Matt Martin, 28, and his wife Sara have twin boys, born in April of 2018. But one of their sons, Cam, was born with a bilateral cleft lip and palate, among the most common and typically correctable birth defects. But as Martin wrote in an op-ed for Love What Matters, some people still believe this is worth having an abortion over.
Their first son, Jack, was born healthy and typical, but when Cam was born two minutes later, the operating room went silent. “As the doctor held him up, the room went silent,” Martin recalled. “Something was different. The doctors were worried. My wife’s doctor leaned over to a nurse and asked her to call the NICU. ‘What’s wrong?’ my wife asked. ‘I don’t know,’ is all I could say.” Martin went to see his babies, kissing Jack and then asking what was happening with Cam. “The nurse, uncomfortable, looked over at the other nurses. She whispered to them. After what seemed like forever, they all turned to me,” he wrote. “‘He’ll be okay.’”
Seeing Cam was difficult for Martin at first. “It was a shock,” he admitted. “I didn’t know what I was looking at. There was clearly something wrong on his face, but I had never seen something like that before. Nobody said anything. The nurse put him in my arms. He cried and cried, and all I wanted to do was help him. I have never in my life felt so helpless.”
View this post on Instagram
Well, my little guy had his first surgery today! He’s small, but one of the strongest people I know. – “Don’t let them look down on you because you are young.” 1 Timothy 4:12 — #cleftpalate #cleftlip #cleftstrong #cleft #beardeddad #beardpower #beardedlife #beardsofinstagram #beardgang
Cam had to go to the NICU to make sure he could eat well, and the doctor apologized for not seeing the cleft lip and palate on the ultrasound during the pregnancy. They met with plastic surgeons after going home, and was fitted with a mouthpiece to prepare for his first surgery at four months old, which would be the first of many. “At 18 months he would have his hard palate repair and they would reshape his nose,” he said. “Between ages 4 and 6 he would have a bone graft done to make his top gums one solid piece.”
Martin did not sugarcoat the difficulties adjusting to having a child with a cleft lip and palate, but also explained how much they grew to love their son’s face, just the way it was:
We had to take the NAM out twice a day and clean it and constantly fix the tape. He had a special bottle that he had to use with a valve in it since he couldn’t suck. I won’t lie to you, it’s hard. But it’s hard in the sense that you don’t want your baby to have to go through all of this.
We LOVED the moments when the NAM came out and we got to see his huge beautiful smile. It’s crazy how fast you fall in love with them. We just wanted to stay home with him all day and stare at his face. As his surgery quickly approached, we got a lot of anxiety. This little boy wouldn’t look like the same little boy anymore. He wouldn’t be the same boy we fell in love with. It’s weird to say, but we didn’t want to do it.
After the surgery, there was an adjustment period, because the face they had grown to love was gone.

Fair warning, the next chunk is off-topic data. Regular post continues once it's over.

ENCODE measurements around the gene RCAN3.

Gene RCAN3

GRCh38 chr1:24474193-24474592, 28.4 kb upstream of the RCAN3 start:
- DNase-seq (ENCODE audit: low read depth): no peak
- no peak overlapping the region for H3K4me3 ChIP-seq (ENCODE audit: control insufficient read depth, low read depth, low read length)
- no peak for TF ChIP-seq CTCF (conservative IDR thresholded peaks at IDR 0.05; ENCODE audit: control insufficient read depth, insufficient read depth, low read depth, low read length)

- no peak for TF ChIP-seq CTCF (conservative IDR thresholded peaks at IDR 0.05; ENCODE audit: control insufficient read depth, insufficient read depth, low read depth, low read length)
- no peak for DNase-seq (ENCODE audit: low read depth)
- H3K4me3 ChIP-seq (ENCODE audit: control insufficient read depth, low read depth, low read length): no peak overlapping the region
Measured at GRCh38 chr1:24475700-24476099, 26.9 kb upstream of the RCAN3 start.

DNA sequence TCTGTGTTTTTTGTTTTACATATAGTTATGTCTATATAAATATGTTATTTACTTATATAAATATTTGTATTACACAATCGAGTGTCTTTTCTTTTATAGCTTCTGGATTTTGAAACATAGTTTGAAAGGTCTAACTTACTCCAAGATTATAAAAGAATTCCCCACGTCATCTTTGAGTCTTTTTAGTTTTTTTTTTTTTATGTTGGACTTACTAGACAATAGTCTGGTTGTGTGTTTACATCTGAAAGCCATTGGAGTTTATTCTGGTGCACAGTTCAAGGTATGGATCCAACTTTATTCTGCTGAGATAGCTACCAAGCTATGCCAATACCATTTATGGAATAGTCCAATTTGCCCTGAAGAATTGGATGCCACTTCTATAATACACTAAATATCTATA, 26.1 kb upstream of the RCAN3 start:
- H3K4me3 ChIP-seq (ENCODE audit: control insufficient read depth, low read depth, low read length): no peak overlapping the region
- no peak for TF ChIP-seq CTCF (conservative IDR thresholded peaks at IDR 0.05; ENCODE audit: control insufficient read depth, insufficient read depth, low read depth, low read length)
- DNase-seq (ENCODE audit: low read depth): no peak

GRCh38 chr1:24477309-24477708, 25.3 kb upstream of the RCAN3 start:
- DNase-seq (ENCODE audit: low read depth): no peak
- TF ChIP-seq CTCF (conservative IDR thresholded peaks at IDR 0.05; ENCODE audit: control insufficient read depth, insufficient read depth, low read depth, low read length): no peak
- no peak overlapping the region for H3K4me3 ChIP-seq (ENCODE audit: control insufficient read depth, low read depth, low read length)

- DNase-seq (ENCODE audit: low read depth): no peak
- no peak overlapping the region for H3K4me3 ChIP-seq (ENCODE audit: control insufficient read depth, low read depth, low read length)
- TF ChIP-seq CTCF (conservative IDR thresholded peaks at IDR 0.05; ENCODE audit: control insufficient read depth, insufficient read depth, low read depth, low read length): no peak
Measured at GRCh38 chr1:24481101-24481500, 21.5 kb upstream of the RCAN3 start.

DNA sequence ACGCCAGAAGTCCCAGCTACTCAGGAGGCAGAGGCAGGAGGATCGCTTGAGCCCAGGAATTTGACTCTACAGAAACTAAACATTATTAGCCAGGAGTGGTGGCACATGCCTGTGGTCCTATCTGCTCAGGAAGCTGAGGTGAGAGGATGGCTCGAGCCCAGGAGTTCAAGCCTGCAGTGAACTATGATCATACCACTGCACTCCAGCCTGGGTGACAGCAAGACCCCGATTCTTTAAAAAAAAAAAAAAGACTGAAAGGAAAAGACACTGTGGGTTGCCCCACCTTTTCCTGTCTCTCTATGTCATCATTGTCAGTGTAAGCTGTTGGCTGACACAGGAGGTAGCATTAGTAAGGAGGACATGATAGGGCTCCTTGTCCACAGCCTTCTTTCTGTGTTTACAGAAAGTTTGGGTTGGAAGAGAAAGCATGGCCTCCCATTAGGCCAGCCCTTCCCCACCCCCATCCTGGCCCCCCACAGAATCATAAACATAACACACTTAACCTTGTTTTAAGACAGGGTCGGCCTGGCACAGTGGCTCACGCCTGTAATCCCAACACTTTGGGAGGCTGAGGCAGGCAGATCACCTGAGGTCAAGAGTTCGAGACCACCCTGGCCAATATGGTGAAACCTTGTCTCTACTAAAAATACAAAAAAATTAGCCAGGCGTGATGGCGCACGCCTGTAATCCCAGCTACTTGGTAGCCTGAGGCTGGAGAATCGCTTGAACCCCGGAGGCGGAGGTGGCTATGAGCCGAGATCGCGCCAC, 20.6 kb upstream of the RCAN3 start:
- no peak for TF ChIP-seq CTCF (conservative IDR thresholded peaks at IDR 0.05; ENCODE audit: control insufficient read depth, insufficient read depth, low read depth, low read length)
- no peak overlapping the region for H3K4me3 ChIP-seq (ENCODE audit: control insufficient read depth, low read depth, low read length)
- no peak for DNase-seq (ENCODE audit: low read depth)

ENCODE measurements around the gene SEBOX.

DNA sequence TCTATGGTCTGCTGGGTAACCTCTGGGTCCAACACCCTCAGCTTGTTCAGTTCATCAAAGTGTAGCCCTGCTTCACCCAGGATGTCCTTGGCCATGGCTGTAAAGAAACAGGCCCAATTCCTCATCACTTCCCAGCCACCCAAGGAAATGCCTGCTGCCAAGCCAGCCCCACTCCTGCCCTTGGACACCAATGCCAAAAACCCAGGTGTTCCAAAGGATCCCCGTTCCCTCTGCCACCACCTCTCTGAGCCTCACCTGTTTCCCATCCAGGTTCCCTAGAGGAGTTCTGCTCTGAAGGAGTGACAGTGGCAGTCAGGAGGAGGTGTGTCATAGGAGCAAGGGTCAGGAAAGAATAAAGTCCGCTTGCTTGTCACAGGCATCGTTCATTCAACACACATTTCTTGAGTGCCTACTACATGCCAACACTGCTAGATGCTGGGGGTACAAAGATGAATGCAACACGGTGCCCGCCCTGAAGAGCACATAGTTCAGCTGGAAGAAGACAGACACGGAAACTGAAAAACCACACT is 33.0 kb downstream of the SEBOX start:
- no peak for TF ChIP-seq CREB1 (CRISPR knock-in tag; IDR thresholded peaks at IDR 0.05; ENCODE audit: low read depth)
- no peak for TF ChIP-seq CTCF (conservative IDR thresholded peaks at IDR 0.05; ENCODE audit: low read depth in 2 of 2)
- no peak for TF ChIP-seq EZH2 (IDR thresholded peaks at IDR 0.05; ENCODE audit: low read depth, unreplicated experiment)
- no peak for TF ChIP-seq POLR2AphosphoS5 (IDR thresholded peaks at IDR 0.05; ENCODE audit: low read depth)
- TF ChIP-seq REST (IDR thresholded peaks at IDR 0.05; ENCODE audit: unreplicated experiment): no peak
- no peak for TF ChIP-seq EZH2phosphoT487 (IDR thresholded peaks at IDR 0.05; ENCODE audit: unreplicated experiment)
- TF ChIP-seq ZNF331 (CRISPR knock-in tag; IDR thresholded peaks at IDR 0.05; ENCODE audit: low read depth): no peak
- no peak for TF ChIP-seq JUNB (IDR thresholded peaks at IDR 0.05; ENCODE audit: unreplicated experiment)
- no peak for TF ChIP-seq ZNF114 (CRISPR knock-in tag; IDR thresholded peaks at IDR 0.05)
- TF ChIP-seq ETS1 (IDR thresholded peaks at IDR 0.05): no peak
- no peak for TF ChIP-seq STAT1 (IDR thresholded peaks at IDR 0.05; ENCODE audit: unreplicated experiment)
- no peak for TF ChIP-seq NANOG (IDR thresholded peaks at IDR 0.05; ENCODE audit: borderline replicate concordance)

My wife and I cried… a lot. He was so different. He was in so much pain. What had we done? The nurse told us a lot of cleft parents go through that. That there’s a grieving period you go through. After he was over the pain, and his personality was coming back, we saw our son. We REALLY saw our son. His huge smile was still there, and he was just as beautiful now.
He healed fast and has the best freakin’ personality. That kid loves so hard. Do I wish he didn’t have to go through all of this? Of course. But do I wish we never had him? A million times no. This baby has changed me in so many ways. He really has changed my life.
While Martin and his wife are thrilled with both of their sons and love Cam, even despite the difficulties of the surgeries, others don’t seem to understand — including so-called friends. During a group text, one friend said something horrifying.
“As with a lot of people these days, politics got brought up,” he explained. “None of us in the group chat have the same views and things unfortunately got heated fairly quickly. The topic of abortion came up, and I won’t get into that, but I did bring up how I think we’re getting into a not so great spot with abortions. For example, due to genetic testing, babies with clefts are being aborted three times more in some countries and even HIGHER in others. The people want a baby, just not that baby. Having a cleft baby of my own, I strongly feel that that isn’t right. My ‘friend’ said, ‘Come on, of all people, you should get why someone would want to abort a cleft baby.’”
View this post on Instagram
Today is laundry day, so we’re in our weird striped pants (yes those are Gryffindor pants Cam is wearing). But we found one of our favorite @peekkids shirts. “I am still learning” – Michelangelo. We’re all still learning and changing and growing as human beings. 🙌🏻 – #twins #twinsofinstagram #twinstagram #twinbabies #twinboys #babies #babyboy #firsttimedad #paternityfraternity #stayathomedad #fraternaltwins #ivf #ivfcommunity #ivfsuccess #ivftwins #cleftcutie #cleftstrong #cleftsmile #cleftproud #gryffindor #cleftlip#cleftpalate#cleftlipandpate
Martin disagreed — strongly — and said this was why he decided to share his son’s story. “Why would he think that? Why would someone think I would agree that babies like my son shouldn’t have the opportunity to live, simply because they’re different?” he asked.
“Not long after that statement was made, I spoke my last words to him. BUT, I thought, maybe this could lead to great opportunity to share my son’s story (so far) and hopefully shed some light on clefts. So MAYBE, when a mom and dad go to get a sonogram or get blood work done and find that they’ve got a beautiful cleft baby, they won’t think their world is over. That it’ll just be a little different.”